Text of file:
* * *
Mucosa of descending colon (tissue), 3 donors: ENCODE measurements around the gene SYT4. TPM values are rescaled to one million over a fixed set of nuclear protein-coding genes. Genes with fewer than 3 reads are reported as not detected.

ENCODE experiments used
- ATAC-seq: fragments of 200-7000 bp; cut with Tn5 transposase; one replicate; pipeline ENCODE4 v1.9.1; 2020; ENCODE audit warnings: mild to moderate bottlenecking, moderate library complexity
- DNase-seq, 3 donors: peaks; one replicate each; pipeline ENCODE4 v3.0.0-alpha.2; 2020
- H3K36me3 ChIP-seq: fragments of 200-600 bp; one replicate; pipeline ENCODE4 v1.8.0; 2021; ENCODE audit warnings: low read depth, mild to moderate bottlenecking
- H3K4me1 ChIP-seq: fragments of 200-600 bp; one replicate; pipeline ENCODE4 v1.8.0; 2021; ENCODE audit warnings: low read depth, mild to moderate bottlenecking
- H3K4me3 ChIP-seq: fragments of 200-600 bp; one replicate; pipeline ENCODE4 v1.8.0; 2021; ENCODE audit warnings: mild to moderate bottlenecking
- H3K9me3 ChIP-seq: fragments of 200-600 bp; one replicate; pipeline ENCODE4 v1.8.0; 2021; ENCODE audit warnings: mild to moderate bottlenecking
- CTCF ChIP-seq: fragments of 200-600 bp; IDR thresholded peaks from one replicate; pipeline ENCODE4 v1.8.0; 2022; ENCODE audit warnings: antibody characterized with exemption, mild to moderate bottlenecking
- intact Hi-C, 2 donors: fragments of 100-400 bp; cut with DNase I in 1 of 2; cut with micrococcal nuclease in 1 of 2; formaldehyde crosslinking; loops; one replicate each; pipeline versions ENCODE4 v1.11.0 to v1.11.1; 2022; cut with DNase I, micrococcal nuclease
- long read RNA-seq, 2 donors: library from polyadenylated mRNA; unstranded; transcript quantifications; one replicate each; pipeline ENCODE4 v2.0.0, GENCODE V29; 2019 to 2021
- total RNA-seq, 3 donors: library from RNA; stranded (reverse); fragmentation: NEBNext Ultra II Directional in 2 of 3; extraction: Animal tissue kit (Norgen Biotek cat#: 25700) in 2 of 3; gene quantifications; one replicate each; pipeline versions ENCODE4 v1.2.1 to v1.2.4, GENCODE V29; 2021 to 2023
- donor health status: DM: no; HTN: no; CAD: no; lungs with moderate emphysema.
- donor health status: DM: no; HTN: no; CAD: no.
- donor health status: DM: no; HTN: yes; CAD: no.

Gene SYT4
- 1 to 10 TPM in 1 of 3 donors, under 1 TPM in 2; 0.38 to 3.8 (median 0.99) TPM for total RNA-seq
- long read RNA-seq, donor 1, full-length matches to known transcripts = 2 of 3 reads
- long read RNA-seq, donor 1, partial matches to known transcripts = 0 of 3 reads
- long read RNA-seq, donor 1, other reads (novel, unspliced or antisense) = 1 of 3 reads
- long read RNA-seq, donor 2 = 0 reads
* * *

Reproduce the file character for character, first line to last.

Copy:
Mucosa of descending colon (tissue), 3 donors: ENCODE measurements around the gene SYT4. TPM values are rescaled to one million over a fixed set of nuclear protein-coding genes. Genes with fewer than 3 reads are reported as not detected.

ENCODE experiments used
- ATAC-seq: fragments of 200-7000 bp; cut with Tn5 transposase; one replicate; pipeline ENCODE4 v1.9.1; 2020; ENCODE audit warnings: mild to moderate bottlenecking, moderate library complexity
- DNase-seq, 3 donors: peaks; one replicate each; pipeline ENCODE4 v3.0.0-alpha.2; 2020
- H3K36me3 ChIP-seq: fragments of 200-600 bp; one replicate; pipeline ENCODE4 v1.8.0; 2021; ENCODE audit warnings: low read depth, mild to moderate bottlenecking
- H3K4me1 ChIP-seq: fragments of 200-600 bp; one replicate; pipeline ENCODE4 v1.8.0; 2021; ENCODE audit warnings: low read depth, mild to moderate bottlenecking
- H3K4me3 ChIP-seq: fragments of 200-600 bp; one replicate; pipeline ENCODE4 v1.8.0; 2021; ENCODE audit warnings: mild to moderate bottlenecking
- H3K9me3 ChIP-seq: fragments of 200-600 bp; one replicate; pipeline ENCODE4 v1.8.0; 2021; ENCODE audit warnings: mild to moderate bottlenecking
- CTCF ChIP-seq: fragments of 200-600 bp; IDR thresholded peaks from one replicate; pipeline ENCODE4 v1.8.0; 2022; ENCODE audit warnings: antibody characterized with exemption, mild to moderate bottlenecking
- intact Hi-C, 2 donors: fragments of 100-400 bp; cut with DNase I in 1 of 2; cut with micrococcal nuclease in 1 of 2; formaldehyde crosslinking; loops; one replicate each; pipeline versions ENCODE4 v1.11.0 to v1.11.1; 2022; cut with DNase I, micrococcal nuclease
- long read RNA-seq, 2 donors: library from polyadenylated mRNA; unstranded; transcript quantifications; one replicate each; pipeline ENCODE4 v2.0.0, GENCODE V29; 2019 to 2021
- total RNA-seq, 3 donors: library from RNA; stranded (reverse); fragmentation: NEBNext Ultra II Directional in 2 of 3; extraction: Animal tissue kit (Norgen Biotek cat#: 25700) in 2 of 3; gene quantifications; one replicate each; pipeline versions ENCODE4 v1.2.1 to v1.2.4, GENCODE V29; 2021 to 2023
- donor health status: DM: no; HTN: no; CAD: no; lungs with moderate emphysema.
- donor health status: DM: no; HTN: no; CAD: no.
- donor health status: DM: no; HTN: yes; CAD: no.

Gene SYT4
- 1 to 10 TPM in 1 of 3 donors, under 1 TPM in 2; 0.38 to 3.8 (median 0.99) TPM for total RNA-seq
- long read RNA-seq, donor 1, full-length matches to known transcripts = 2 of 3 reads
- long read RNA-seq, donor 1, partial matches to known transcripts = 0 of 3 reads
- long read RNA-seq, donor 1, other reads (novel, unspliced or antisense) = 1 of 3 reads
- long read RNA-seq, donor 2 = 0 reads